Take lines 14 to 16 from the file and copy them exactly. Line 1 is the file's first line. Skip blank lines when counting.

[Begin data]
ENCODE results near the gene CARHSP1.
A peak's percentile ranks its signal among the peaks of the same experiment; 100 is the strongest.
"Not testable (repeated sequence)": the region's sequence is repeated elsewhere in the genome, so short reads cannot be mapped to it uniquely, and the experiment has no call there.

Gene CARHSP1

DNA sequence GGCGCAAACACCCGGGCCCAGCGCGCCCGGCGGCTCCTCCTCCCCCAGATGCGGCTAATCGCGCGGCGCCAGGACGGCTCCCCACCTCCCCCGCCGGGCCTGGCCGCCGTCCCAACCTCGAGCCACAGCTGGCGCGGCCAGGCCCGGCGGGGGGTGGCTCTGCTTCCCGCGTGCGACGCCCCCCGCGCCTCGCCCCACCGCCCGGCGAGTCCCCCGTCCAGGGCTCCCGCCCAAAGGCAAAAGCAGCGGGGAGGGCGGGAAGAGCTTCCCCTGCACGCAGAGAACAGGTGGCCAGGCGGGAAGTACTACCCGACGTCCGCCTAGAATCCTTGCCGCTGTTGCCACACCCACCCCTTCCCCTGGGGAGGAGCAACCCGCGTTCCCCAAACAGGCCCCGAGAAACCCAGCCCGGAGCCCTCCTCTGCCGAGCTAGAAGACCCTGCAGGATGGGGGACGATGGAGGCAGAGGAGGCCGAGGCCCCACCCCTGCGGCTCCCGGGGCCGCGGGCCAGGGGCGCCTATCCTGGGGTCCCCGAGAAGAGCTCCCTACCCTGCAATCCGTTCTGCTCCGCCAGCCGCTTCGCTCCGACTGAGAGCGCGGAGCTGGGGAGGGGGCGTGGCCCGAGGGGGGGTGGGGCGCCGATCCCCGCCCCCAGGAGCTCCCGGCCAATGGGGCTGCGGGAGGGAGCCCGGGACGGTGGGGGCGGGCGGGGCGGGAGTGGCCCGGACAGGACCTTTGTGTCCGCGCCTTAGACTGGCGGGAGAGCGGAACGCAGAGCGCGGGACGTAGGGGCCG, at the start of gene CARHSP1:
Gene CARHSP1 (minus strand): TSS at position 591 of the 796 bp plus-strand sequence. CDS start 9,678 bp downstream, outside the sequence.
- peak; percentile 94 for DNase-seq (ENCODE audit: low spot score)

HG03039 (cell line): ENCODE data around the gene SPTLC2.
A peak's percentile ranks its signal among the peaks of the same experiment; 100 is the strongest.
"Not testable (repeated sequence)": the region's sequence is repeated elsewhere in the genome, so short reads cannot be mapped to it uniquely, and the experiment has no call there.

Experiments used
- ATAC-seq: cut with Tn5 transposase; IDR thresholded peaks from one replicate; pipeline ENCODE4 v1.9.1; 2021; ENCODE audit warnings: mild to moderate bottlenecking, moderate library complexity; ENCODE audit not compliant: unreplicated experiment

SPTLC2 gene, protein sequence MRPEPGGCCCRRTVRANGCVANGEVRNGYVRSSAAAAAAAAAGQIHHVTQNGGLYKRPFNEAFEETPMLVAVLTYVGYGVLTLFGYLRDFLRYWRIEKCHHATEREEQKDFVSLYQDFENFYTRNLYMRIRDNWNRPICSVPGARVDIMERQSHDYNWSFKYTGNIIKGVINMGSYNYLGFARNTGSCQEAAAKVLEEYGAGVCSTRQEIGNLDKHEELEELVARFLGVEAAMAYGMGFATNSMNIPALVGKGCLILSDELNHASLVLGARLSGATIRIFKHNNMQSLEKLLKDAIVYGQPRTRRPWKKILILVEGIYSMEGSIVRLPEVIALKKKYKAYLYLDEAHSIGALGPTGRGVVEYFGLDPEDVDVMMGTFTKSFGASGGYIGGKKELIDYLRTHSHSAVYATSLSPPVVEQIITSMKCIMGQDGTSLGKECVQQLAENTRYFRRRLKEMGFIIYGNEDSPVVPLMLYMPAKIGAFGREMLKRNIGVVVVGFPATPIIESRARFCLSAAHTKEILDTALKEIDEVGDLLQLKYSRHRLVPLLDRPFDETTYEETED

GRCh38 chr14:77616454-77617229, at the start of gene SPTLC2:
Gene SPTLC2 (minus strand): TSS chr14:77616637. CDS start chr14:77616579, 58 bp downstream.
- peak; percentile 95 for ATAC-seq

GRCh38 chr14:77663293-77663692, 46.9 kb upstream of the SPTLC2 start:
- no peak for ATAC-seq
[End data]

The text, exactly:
GRCh38 chr14:77616454-77617229, at the start of gene SPTLC2:
Gene SPTLC2 (minus strand): TSS chr14:77616637. CDS start chr14:77616579, 58 bp downstream.
- peak; percentile 95 for ATAC-seq